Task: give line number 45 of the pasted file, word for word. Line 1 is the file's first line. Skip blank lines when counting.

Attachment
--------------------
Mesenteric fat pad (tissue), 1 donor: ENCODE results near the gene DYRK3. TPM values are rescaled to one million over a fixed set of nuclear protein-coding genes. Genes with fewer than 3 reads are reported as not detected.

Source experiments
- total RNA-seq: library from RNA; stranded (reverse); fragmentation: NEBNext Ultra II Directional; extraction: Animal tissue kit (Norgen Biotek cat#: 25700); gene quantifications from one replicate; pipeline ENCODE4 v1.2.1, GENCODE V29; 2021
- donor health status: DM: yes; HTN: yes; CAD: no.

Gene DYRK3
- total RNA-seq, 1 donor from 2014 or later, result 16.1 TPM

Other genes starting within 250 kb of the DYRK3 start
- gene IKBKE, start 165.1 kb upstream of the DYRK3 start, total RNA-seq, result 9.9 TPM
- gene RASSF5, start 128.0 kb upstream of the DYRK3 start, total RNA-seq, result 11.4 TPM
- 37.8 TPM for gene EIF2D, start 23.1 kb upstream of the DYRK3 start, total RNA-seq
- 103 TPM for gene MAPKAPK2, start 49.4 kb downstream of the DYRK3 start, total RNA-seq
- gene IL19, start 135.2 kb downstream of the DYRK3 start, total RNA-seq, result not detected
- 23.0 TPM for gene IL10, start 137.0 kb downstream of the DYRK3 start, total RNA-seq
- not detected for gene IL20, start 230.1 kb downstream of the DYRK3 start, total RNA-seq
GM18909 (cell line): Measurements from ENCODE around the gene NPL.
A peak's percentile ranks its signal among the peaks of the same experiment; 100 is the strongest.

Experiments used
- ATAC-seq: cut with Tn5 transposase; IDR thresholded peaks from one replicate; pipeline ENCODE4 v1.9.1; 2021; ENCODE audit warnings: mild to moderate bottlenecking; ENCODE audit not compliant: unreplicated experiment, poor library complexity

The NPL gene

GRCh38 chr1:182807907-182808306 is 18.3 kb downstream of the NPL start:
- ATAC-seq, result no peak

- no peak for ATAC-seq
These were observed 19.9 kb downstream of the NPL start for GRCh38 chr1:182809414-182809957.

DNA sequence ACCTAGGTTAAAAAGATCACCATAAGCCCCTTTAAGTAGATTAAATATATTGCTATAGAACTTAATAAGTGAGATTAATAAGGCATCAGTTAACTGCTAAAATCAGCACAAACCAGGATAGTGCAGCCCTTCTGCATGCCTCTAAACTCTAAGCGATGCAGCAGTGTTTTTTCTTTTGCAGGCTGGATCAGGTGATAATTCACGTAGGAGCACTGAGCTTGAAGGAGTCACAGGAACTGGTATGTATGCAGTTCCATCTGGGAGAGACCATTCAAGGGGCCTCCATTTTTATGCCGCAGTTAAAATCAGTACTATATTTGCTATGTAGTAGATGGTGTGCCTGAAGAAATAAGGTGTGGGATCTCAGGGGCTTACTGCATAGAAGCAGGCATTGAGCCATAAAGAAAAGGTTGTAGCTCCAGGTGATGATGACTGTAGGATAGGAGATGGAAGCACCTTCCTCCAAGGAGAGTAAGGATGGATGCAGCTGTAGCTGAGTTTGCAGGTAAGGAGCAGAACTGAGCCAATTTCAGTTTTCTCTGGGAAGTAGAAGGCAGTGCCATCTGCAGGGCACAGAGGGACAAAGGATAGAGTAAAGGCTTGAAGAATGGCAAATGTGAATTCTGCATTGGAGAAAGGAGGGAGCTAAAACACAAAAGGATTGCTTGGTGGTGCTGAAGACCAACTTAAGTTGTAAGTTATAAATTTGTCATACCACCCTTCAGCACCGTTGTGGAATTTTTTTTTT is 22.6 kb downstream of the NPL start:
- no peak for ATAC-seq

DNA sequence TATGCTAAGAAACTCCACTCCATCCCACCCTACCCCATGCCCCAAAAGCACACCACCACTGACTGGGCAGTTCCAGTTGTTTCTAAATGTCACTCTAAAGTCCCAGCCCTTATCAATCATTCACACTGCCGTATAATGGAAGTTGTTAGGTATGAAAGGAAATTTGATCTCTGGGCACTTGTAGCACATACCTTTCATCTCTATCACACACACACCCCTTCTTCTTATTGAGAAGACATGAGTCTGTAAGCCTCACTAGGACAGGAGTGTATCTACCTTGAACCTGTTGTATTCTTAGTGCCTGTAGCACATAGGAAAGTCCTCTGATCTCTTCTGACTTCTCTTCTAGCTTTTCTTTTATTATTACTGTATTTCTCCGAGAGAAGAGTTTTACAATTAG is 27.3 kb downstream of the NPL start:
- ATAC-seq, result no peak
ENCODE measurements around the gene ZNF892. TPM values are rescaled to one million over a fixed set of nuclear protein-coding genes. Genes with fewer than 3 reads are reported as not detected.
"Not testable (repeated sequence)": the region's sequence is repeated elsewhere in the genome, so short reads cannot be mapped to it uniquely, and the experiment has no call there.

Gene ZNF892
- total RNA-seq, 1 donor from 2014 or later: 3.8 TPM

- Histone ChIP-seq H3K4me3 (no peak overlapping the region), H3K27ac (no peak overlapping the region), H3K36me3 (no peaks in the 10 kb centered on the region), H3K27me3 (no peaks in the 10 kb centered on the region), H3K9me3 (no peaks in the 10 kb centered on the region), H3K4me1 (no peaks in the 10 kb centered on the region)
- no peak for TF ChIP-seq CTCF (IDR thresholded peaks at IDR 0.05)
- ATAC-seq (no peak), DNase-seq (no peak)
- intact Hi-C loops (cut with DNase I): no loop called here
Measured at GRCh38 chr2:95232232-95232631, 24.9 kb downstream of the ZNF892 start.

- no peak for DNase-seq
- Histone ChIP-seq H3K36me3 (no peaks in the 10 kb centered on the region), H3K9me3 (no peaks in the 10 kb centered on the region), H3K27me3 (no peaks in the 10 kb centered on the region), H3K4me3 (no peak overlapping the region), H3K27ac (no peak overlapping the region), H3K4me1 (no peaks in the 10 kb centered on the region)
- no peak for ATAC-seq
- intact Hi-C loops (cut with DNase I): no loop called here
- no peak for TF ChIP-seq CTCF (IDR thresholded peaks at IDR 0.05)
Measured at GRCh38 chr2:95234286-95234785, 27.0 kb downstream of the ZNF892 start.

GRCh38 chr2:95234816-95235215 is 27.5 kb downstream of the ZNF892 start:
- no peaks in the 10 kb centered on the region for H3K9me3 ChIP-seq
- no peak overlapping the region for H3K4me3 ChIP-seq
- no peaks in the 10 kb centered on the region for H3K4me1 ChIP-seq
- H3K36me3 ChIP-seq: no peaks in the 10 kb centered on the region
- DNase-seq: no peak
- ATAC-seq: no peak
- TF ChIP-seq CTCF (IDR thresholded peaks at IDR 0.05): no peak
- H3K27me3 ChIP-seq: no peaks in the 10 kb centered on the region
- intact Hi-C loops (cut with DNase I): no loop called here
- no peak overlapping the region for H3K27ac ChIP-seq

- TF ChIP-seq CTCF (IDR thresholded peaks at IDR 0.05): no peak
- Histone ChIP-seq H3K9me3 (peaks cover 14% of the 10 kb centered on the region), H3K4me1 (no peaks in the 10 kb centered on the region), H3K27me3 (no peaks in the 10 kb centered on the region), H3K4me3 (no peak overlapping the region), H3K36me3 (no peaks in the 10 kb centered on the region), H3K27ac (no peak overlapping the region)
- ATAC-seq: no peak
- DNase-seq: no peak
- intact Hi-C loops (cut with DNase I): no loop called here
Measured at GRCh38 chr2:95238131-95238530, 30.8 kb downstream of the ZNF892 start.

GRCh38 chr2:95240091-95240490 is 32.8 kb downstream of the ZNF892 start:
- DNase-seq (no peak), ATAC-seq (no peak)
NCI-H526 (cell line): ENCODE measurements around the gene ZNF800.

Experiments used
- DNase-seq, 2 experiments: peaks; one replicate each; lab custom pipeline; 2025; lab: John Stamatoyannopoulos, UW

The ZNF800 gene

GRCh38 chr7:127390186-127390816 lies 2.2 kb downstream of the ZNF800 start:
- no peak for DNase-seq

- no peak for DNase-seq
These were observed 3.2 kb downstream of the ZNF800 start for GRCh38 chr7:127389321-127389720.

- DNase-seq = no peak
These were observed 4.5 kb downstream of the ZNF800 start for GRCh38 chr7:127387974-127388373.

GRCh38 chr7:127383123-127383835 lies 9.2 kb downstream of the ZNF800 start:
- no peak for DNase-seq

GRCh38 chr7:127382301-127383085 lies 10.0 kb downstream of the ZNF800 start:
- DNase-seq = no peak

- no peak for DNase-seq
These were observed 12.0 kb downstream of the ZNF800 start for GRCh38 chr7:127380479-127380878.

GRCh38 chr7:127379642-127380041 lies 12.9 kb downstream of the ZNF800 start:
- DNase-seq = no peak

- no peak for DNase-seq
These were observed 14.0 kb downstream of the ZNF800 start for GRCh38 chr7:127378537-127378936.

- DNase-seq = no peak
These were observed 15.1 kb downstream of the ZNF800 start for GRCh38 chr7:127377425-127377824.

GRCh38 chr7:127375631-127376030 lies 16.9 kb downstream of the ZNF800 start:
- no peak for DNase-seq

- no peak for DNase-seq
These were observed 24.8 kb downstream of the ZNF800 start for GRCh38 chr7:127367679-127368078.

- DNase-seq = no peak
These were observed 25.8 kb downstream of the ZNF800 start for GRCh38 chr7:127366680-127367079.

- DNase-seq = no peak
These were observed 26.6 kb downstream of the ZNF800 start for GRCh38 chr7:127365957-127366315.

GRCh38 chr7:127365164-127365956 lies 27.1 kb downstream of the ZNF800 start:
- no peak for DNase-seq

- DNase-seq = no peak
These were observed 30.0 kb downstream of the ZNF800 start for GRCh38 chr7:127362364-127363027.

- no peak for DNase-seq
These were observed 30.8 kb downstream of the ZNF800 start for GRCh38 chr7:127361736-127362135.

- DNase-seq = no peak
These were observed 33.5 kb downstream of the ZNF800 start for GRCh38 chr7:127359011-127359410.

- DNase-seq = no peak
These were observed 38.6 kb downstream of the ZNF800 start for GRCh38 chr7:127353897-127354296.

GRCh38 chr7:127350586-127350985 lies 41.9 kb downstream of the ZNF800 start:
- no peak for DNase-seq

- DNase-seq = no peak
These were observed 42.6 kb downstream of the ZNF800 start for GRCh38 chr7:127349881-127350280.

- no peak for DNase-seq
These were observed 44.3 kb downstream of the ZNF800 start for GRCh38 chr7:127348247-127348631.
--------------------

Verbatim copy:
- no peak overlapping the region for H3K4me3 ChIP-seq